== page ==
Ernest Ezra Mandel was born in Frankfurt, Germany, in 1923 and raised in an educated, secular Jewish family in Antwerp, Belgium. As a teenager, Mandel joined Antwerp’s branch of the Trotskyist Revolutionary Socialist Party and then the Belgian resistance movement in World War II. During the German occupation, Mandel was arrested for distributing anti-Fascist, anti-capitalist leaflets to German soldiers in 1944. Deported to Germany, Mandel passed through “half a dozen prison and work camps” before being liberated by the Americans in 1945. As a “resistance fighter, a Jew and a Trotskyist, despised by Stalinist fellow prisoners,” Mandel believed that luck played a role in his survival, but he credited his ability to communicate and talk politics with his German guards, in addition to other prisoners, as the key to his self-preservation. These experiences convinced Mandel of the power of free exchange and to become an ardent internationalist.
In the 1950s and 1960s, Mandel was a leader in the Trotskyist Fourth International. He was a passionate lecturer and a prolific writer, publishing dozens of articles on Marxism and economics and editing the Belgian Socialist newspaper La Gauche (the Left). Mandel wrote Marxist Economic Theory, published in French in 1962 and in English in 1968. The two-volume book described and promoted the theory and received international attention and praise.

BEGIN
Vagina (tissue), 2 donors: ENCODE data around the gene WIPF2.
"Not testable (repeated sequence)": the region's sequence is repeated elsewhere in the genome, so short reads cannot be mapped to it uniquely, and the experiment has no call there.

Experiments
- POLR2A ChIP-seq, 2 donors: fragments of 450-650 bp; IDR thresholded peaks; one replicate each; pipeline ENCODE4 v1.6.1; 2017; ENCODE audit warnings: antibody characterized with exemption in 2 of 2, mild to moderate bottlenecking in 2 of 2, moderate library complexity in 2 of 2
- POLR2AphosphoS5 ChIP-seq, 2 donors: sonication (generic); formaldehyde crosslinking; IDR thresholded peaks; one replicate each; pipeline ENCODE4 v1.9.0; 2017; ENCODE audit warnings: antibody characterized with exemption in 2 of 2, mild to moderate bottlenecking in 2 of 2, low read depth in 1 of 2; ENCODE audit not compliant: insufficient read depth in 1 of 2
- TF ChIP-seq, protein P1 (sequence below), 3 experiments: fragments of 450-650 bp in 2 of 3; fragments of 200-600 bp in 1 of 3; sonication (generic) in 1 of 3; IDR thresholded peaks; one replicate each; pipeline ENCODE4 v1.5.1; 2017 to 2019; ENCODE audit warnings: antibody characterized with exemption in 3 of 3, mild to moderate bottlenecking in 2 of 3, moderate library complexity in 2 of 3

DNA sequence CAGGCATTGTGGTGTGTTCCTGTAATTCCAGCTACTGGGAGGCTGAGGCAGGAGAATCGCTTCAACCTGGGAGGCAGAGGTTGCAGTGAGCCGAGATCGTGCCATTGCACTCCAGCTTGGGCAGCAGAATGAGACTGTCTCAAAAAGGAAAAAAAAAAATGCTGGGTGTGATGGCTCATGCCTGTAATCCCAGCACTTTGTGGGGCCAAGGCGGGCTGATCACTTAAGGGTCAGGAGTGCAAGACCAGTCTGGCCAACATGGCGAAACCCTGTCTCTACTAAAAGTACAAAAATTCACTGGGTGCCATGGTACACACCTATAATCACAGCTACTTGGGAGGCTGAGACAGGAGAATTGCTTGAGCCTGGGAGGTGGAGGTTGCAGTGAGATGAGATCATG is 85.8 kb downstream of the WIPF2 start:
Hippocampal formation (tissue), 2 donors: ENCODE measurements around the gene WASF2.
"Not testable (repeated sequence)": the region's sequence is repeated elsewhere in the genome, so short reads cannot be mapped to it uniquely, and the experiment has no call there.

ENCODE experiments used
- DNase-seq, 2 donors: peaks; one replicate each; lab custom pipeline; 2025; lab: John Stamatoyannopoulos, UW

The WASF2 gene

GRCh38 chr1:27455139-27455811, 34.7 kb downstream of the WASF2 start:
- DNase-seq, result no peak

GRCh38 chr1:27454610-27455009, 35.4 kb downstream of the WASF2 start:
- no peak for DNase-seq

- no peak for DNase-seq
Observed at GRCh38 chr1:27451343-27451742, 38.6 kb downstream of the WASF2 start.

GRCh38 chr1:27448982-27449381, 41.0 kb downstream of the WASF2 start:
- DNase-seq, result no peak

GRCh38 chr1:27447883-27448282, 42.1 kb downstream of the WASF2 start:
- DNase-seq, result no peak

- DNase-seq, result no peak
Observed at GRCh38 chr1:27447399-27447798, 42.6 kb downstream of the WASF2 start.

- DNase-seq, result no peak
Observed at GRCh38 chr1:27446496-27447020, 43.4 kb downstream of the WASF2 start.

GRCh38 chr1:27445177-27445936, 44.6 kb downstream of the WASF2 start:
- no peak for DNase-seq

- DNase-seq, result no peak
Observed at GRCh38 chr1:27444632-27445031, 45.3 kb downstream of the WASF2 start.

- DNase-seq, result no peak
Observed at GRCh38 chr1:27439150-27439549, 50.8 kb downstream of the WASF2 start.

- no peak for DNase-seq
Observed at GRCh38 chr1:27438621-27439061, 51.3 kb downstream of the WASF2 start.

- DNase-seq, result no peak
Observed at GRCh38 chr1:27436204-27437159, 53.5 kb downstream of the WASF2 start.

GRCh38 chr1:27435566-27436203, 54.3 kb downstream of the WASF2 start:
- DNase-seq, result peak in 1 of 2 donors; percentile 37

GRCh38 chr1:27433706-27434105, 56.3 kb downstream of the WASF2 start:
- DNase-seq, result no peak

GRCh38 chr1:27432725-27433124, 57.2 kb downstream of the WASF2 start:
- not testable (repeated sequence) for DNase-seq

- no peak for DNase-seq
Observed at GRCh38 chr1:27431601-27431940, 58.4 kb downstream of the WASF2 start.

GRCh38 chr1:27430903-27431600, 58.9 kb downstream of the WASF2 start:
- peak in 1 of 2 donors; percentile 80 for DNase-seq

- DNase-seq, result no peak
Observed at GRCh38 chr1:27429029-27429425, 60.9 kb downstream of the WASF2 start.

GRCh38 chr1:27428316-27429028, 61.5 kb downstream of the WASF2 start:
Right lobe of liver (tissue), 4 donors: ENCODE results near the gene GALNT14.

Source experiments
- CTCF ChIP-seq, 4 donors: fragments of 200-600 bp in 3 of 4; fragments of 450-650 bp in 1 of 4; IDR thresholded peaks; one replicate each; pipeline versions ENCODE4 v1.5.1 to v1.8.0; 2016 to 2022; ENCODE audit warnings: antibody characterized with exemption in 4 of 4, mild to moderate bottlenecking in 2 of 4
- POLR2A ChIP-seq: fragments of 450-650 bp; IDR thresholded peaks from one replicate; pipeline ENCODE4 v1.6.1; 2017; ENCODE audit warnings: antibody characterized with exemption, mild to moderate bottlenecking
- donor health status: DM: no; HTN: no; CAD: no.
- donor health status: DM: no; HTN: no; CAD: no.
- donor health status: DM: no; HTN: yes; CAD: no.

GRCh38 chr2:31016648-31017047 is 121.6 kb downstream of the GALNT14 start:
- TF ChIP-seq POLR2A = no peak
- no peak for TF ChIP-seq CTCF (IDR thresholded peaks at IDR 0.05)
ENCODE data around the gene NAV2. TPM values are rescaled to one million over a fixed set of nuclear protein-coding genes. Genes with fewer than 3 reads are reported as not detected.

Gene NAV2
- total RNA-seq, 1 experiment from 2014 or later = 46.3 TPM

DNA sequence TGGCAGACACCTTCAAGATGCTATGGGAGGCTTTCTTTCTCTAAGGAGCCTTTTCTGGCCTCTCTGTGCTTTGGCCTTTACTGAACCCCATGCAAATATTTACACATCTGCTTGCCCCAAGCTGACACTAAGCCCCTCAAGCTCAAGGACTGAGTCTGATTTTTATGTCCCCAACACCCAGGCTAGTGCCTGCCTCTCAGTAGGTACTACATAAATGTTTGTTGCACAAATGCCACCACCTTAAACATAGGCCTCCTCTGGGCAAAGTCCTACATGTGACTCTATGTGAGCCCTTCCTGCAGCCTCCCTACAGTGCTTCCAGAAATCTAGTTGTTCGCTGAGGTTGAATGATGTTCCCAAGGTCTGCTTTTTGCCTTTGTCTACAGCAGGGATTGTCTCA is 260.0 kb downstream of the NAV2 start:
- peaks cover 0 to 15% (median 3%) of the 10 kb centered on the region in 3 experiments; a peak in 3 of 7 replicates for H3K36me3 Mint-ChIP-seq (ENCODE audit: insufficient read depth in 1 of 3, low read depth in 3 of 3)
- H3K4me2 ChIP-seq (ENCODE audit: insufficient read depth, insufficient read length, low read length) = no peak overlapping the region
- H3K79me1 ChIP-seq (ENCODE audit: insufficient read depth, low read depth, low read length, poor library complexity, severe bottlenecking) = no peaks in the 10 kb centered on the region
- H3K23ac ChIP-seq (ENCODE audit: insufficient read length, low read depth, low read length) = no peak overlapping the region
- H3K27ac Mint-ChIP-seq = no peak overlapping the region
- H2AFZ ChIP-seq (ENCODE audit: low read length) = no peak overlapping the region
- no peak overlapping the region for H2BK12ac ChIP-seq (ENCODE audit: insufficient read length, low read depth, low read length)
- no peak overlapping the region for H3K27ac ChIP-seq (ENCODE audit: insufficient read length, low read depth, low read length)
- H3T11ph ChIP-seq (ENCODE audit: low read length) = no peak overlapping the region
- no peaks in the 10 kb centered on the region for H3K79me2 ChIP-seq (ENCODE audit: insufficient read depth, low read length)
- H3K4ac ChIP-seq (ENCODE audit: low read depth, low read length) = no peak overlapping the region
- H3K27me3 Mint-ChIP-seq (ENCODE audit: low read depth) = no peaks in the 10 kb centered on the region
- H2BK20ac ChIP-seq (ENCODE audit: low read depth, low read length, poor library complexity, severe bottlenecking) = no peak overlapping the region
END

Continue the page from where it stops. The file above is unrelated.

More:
In the late 1960s, Mandel served as a generational bridge between members of the Old and New Left, encouraging antiwar activists to unite with workers in a common cause for reform and revolution. In support of the May 1968 protests in France, Mandel participated in demonstrations and spoke to students and to protest leader Daniel Cohn-Bendit. Like Cohn-Bendit, Mandel was expelled and barred from France because of his involvement in the protests.
Mandel traveled to the United States twice in the 1960s, first in March 1962, under a “working journalist” visa, and again in September 1968, with his wife Gisela, under a “tourist” visa. During his 1968 visit, Mandel delivered lectures at over a dozen universities and colleges. At the International Assembly of Revolutionary Student Movements, sponsored by the Columbia University Students for a Democratic Society (SDS), Mandel addressed 600 people. In his lecture, “The Revolutionary Student Movement: Theory and Practice,” Mandel urged students to broaden their protests beyond their campuses by including working-class demands and to ground their activism in Marxism.
During both visits, Mandel was able to enter and leave the United States freely (albeit under surveillance), and, while there was some press coverage of his lectures, there was no protest, violent riot, or campus unrest in response to his remarks. So Mandel was shocked when his visa application was denied in September 1969. Mandel soon learned that he had become ensnared in the ideological exclusion provisions of the McCarran-Walter Act. Mandel was ineligible to receive a visa under two provisions within Section 212(a)(28) of the McCarran-Walter Act: (1) foreigners who “advocate the economic, international, and governmental doctrines of world communism”; and (2) foreigners who “write or publish . . . the economic, international, and governmental doctrines of world communism.” Unbeknownst to Mandel, the visas he had received in 1962 and 1968 were obtained under waivers of inadmissibility for temporary admission. He had received these waivers with a recommendation from the secretary of state and the approval from the attorney general, which was at his discretion. This time, in 1969, the new Nixon administration had refused to grant a waiver and had excluded Mandel.